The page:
THURSDAY, Dec. 23, 2021 (HealthDay News) — During 1999 to 2019, there was a decline in premature mortality attributable to acute myocardial infarction (AMI), according to a study published online Dec. 22 in the Journal of the American Heart Association.

Sourbha S. Dani, M.D., from Beth Israel Lahey Health in Burlington, Massachusetts, and colleagues examined premature (younger than 65 years of age) age-adjusted AMI mortality rates per 100,000 using the U.S. Centers for Disease Control and Prevention Wide-Ranging Online Data for Epidemiologic Research death certificate database and assessed the average annual percentage change from 1999 to 2019.

The researchers found that the age-adjusted AMI mortality rate was 13.4 per 100,000 overall. Compared with young adults, women, non-Hispanic White adults, and urban counties, higher mortality was seen among middle-aged adults, men, non-Hispanic Black adults, and rural counties, respectively. The age-adjusted AMI mortality rate decreased at an average annual percentage change of −3.4 percent per year between 1999 and 2019; the average annual percentage change showed a higher decline among large and medium/small metros versus rural counties (−4.2 and −3.3 per year, respectively, versus −2.4 per year). After an initial decline between 1999 and 2011 (−4.3 per year), there was a deceleration in the average annual percentage change in mortality since 2011 (−2.1 per year). Across both sexes, all ethnicities and races, and urban/rural counties, these trends were consistent.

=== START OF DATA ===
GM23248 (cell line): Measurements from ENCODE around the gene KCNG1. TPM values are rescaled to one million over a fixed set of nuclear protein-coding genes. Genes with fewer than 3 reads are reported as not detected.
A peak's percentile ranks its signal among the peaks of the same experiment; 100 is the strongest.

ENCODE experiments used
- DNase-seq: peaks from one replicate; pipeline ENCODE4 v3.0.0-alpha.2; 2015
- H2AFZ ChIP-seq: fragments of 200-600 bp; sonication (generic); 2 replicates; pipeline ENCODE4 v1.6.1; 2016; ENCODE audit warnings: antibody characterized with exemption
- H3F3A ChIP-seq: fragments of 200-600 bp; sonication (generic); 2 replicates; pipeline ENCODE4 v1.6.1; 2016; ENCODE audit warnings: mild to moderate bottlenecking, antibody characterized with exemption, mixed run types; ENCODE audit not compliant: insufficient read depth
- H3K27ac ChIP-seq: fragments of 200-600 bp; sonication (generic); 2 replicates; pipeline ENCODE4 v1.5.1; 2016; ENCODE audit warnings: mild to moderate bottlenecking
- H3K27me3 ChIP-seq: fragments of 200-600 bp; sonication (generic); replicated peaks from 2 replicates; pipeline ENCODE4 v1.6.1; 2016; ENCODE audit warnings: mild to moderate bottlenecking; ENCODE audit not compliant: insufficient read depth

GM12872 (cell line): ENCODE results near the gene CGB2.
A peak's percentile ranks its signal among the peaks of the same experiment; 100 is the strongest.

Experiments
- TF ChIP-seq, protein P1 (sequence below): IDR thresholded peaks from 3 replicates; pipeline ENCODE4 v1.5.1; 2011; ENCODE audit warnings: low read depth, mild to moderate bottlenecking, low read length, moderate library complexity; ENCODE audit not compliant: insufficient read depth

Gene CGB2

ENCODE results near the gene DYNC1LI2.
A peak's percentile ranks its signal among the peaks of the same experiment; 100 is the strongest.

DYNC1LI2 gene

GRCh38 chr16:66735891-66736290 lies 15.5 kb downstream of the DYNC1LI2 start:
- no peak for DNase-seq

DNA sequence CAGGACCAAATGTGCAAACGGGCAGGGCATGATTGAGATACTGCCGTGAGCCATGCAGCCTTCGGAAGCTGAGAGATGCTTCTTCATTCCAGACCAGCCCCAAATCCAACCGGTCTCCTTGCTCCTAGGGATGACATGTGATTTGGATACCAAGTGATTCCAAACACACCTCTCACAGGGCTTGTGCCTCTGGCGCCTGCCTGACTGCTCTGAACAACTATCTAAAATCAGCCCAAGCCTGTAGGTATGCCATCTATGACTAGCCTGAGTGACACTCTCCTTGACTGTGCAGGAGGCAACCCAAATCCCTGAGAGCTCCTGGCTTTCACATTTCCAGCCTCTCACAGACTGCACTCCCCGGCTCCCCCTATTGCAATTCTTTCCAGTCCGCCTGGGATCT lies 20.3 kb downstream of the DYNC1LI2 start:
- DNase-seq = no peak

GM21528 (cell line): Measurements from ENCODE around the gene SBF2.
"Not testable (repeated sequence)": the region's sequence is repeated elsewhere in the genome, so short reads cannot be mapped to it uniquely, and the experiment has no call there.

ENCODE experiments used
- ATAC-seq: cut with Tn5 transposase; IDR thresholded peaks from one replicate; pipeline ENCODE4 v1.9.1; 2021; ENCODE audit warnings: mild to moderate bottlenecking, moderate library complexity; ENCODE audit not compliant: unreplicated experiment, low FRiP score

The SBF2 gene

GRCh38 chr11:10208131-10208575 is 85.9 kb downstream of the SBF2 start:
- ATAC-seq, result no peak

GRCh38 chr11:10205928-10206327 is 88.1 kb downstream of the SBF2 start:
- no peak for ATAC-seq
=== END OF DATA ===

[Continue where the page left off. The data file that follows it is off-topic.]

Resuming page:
“These findings have sizeable public health implications regarding identifying clinical differences and social vulnerabilities in critical demographic subgroups and geographic hotspots,” the authors write.

Two authors disclosed financial ties to the pharmaceutical industry.

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